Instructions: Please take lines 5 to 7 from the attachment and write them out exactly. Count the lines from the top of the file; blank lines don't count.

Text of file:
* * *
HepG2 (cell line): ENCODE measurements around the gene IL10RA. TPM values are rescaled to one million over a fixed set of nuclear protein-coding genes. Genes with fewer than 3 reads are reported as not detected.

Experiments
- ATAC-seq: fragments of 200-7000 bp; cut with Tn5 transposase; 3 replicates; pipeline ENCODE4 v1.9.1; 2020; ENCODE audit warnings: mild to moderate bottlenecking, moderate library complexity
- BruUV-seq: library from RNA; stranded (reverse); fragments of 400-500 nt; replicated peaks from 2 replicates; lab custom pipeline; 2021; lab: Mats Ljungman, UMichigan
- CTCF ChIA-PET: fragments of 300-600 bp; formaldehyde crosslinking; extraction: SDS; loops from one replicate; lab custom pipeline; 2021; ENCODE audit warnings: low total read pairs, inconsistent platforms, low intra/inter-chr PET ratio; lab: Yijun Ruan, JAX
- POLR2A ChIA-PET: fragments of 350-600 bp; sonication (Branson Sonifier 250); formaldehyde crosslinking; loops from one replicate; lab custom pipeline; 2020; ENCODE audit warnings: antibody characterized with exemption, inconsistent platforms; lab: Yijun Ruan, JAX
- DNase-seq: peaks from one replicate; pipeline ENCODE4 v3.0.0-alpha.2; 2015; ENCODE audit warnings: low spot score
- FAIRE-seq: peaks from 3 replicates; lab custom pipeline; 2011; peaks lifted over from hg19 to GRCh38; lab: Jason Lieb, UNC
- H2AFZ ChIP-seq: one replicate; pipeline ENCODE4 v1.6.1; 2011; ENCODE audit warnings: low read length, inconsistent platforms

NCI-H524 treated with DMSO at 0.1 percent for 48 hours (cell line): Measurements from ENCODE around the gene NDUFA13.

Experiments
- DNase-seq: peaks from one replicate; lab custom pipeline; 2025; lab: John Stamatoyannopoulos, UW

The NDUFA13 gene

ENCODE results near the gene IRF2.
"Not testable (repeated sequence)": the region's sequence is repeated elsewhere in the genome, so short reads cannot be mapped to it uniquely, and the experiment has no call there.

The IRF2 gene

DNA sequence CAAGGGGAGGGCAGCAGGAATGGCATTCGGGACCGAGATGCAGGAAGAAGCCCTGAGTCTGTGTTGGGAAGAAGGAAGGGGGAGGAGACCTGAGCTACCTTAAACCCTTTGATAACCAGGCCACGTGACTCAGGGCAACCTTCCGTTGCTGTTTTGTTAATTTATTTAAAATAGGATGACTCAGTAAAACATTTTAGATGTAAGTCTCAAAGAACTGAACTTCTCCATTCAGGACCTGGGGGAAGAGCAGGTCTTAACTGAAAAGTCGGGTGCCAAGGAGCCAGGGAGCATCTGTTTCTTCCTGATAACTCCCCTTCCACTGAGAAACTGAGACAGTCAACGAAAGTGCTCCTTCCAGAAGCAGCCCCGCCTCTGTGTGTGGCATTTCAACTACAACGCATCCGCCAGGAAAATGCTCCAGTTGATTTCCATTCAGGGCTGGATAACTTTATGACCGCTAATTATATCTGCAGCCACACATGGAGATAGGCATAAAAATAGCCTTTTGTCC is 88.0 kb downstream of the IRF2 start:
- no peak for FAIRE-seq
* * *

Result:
- CTCF ChIA-PET: fragments of 300-600 bp; formaldehyde crosslinking; extraction: SDS; loops from one replicate; lab custom pipeline; 2021; ENCODE audit warnings: low total read pairs, inconsistent platforms, low intra/inter-chr PET ratio; lab: Yijun Ruan, JAX
- POLR2A ChIA-PET: fragments of 350-600 bp; sonication (Branson Sonifier 250); formaldehyde crosslinking; loops from one replicate; lab custom pipeline; 2020; ENCODE audit warnings: antibody characterized with exemption, inconsistent platforms; lab: Yijun Ruan, JAX
- DNase-seq: peaks from one replicate; pipeline ENCODE4 v3.0.0-alpha.2; 2015; ENCODE audit warnings: low spot score